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Quilter Bass Block

Discussion in 'Amps and Cabs [BG]' started by Tjreclus, Apr 18, 2016.

  1. Tjreclus


    Feb 28, 2016
    Hello guys, I usually just lurk on here, but I just found out that Quilter has passed FCC regulations and the bass block is now in production!
  2. SnoMan

    SnoMan Words Words Words

    Jan 27, 2001
    Charleston, WV
    First time I've heard of this company. Have any other info to share? I don't see mention of the bass block on their website.
  3. 808P123


    Mar 25, 2015
    Quilter is popular with pedal steel and guitar players Pat was one of the founders of QSC.
  4. basscooker

    basscooker Commercial User

    Apr 11, 2010
    cincy ky
    Owner, Chopshopamps.com
    Info or link? Specs? Color me interested.
  5. Bob Lee (QSC)

    Bob Lee (QSC) In case you missed it, I work for QSC Audio! Commercial User

    Jul 3, 2001
    Costa Mesa, Calif.
    Technical Communications Developer, QSC Audio
    I've used the fourth-generation prototype a few times (I have a connection). It's quite powerful. I was concerned at first ver the dearth of EQ knobs, but the contour controls are pretty versatile and within a couple minutes i was able to dial in a really nice tone.

    Now I don't know whether to keep my cab (EX B-1150M, a big 15" 2-way) and get a Bass Block or keep my pre and dbx comp/lim and get a powered loudspeaker, like a K10 or K12.
    Red Planet likes this.
  6. walterw

    walterw Supportive Fender Gold Supporting Member Commercial User

    Feb 20, 2009
    could this at last be the reasonably-priced high-power "little black box" bass power amp we've all been waiting for?
  7. Primakurtz

    Primakurtz Registered Nihilist Supporting Member

    Nov 23, 2011
    Denver, Colorado
    It could well be! Their guitar amps are really good. Made in the USA, too.
    seang15 likes this.
  8. steelbed45

    steelbed45 TRemington Supporting Member

    Feb 23, 2011
    Nolanville, TX
    That's great news - I remember the original interest thread on TB.
  9. Passinwind

    Passinwind I am Passinwind and some of you are not. Supporting Member Commercial User

    Dec 3, 2003
    Columbia River Gorge, WA.
    Owner/Designer &Toaster Tech Passinwind Electronics
    My understanding is that it's an integrated bass amp, not a dedicated power amp.

    Just curious: what would you consider a reasonable price for an 800-ish watt monoblock power amp?
    mbelue likes this.
  10. steelbed45

    steelbed45 TRemington Supporting Member

    Feb 23, 2011
    Nolanville, TX
    Is it evolved past the pic that Bob posted of the prototype he was trying out in 2015? My main concern with that version was I only saw instrument inputs - no line level on the back.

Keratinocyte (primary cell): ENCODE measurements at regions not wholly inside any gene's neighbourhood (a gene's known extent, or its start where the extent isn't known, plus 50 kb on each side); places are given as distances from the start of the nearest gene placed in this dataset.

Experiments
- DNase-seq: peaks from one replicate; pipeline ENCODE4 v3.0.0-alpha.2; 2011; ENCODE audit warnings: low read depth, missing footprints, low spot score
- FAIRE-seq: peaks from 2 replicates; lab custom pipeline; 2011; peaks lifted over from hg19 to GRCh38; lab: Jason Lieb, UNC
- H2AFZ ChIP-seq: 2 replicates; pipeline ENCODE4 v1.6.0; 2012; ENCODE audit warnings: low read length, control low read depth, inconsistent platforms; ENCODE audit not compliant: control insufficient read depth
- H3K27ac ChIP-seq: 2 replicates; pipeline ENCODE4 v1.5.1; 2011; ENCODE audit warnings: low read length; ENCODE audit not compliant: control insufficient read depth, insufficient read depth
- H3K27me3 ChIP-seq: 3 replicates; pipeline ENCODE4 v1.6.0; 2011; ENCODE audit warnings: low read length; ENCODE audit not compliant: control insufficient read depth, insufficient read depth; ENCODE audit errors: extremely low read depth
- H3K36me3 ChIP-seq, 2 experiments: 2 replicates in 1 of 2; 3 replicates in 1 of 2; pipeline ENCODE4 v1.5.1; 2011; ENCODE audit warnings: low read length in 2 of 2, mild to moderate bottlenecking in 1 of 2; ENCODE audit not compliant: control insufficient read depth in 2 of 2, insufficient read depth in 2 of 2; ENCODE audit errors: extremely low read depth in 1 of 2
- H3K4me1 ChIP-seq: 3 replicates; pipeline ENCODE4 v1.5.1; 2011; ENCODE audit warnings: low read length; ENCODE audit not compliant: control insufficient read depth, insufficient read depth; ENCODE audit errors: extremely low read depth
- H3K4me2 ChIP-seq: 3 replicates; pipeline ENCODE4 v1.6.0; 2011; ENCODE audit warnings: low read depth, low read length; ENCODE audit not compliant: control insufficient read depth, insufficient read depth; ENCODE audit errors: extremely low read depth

If this whole thing started out as a thread on getting a dedicated small form power amp built, but ended up as just another bass amp, I'd be bummed - not gonna lie.
  11. Passinwind

    Passinwind I am Passinwind and some of you are not. Supporting Member Commercial User

    Dec 3, 2003
    Columbia River Gorge, WA.
    Owner/Designer &Toaster Tech Passinwind Electronics
    Let's ping @Bob Lee (QSC)
  12. Bob Lee (QSC)

    Bob Lee (QSC) In case you missed it, I work for QSC Audio! Commercial User

    Jul 3, 2001
    Costa Mesa, Calif.
    Technical Communications Developer, QSC Audio
    I'll have to drop by over there and see!
    Tjreclus and Passinwind like this.
  13. fast slapper

    fast slapper

    Dec 11, 2001
    Fresno, CA
    Some tech details about the amp.

    - The depth control is a 24db per octave cut or boost below 100hz. This will add depth without getting muddy or tighten things up without getting thin. There is a gentle rolloff below 20hz.
    -Slow rolloff above 12k extending over 20k.
    -The master volume control actually limits the power delivered to the speakers as specified by the amount on the knob.
    -Limiter is described as very transparent and bottomless. Curious to hear this in person.

    Sounds like it should be a winner for tone purist. Will be trying one when available.
    elkkid2, Killed_by_Death and Tjreclus like this.
  14. domonic


    Aug 22, 2014
    Is it soup yet ??

    (when is this thing coming ??)
    MYLOWFREQ likes this.
  15. Type-55


    Jul 20, 2000
    I'm in
  16. teemuk


    Mar 1, 2011
    If it's similar to their guitar amps the power amplifier actually models some most distinctive characteristics of a generic push-pull, class-AB tube (power) amplifier. So depending on design it may introduce some degree of "coloration" to the signal reproduction chain, even when not particularly overdriven. At least their related patent describes a scheme to model high output impedance, and resulting weaker "damping factor", of generic tube (musical instrument) power amps, which in turn introduces "non-linearity" to overall frequency response because gain of power amplifier with low damping factor is effectively somewhat dependent on load impedance that varies with frequency. Frequency-dependent gain characteristics will enhance all resonant frequencies and frequencies that otherwise present a higher-impedance load. Usual effects are low end boost due to speaker's resonant frequency near their low frequency limit and gradually increasing enhancement of upper mid-range and higher frequencies due to inductivity of voice coils in general. Crossover networks, piezo tweeters and alike will introduce more "complex loads" where load impedance may peak at various different frequencies. Power amplifier with low damping factor will enhance all such peak frequency bands .